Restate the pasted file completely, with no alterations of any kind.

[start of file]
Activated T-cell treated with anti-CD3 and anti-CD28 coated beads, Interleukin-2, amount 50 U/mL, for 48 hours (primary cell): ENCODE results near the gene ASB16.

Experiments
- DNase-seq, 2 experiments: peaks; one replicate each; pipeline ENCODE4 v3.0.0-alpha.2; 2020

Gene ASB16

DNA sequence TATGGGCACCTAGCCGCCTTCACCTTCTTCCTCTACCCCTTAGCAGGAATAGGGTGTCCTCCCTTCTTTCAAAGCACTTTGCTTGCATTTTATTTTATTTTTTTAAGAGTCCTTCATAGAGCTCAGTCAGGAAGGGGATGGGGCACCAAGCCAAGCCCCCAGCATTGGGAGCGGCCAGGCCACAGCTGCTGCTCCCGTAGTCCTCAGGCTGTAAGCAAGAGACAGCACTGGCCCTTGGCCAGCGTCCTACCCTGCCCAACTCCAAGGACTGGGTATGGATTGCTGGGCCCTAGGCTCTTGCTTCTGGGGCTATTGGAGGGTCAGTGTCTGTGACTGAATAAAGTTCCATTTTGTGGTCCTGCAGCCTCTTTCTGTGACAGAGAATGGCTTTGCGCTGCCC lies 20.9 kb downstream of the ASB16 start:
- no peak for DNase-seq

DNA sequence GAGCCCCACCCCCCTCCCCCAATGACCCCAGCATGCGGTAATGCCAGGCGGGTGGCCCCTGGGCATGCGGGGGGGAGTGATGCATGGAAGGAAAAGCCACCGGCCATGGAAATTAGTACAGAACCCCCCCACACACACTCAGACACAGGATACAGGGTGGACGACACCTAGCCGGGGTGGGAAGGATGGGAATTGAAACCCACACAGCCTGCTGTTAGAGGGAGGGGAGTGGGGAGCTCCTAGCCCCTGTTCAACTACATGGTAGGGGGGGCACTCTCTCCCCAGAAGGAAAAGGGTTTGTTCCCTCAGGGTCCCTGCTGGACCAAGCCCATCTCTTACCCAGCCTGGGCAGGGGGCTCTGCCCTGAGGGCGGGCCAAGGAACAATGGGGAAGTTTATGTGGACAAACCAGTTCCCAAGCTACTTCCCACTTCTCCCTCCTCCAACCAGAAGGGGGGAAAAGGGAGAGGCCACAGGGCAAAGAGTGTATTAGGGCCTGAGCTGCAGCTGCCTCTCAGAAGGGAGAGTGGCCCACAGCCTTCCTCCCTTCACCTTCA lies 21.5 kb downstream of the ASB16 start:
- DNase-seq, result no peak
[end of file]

Activated T-cell treated with anti-CD3 and anti-CD28 coated beads, Interleukin-2, amount 50 U/mL, for 48 hours (primary cell): ENCODE results near the gene ASB16.

Experiments
- DNase-seq, 2 experiments: peaks; one replicate each; pipeline ENCODE4 v3.0.0-alpha.2; 2020

Gene ASB16

DNA sequence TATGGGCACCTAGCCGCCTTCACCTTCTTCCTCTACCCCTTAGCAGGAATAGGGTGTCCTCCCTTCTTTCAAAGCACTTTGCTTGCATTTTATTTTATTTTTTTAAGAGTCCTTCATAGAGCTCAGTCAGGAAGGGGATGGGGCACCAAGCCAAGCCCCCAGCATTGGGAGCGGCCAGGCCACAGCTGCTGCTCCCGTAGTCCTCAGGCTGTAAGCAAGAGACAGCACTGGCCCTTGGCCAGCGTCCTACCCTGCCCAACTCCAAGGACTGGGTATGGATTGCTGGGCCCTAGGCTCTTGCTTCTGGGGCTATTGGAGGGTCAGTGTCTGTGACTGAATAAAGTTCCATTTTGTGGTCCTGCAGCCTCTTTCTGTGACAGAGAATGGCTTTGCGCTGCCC lies 20.9 kb downstream of the ASB16 start:
- no peak for DNase-seq

DNA sequence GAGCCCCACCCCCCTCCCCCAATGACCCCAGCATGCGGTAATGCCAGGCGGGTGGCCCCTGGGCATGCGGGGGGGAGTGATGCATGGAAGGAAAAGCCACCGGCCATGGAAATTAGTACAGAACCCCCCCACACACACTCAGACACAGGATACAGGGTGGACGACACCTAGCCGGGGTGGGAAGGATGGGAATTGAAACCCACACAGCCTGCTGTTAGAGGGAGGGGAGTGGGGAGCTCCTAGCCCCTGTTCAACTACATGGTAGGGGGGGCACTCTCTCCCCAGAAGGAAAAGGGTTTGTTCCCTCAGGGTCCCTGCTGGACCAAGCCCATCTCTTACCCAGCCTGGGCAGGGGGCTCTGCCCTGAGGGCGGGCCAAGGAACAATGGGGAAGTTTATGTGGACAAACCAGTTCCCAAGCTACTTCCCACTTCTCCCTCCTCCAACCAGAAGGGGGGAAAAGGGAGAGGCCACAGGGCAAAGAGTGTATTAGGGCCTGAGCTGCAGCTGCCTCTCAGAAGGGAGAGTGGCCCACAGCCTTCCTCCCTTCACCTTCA lies 21.5 kb downstream of the ASB16 start:
- DNase-seq, result no peak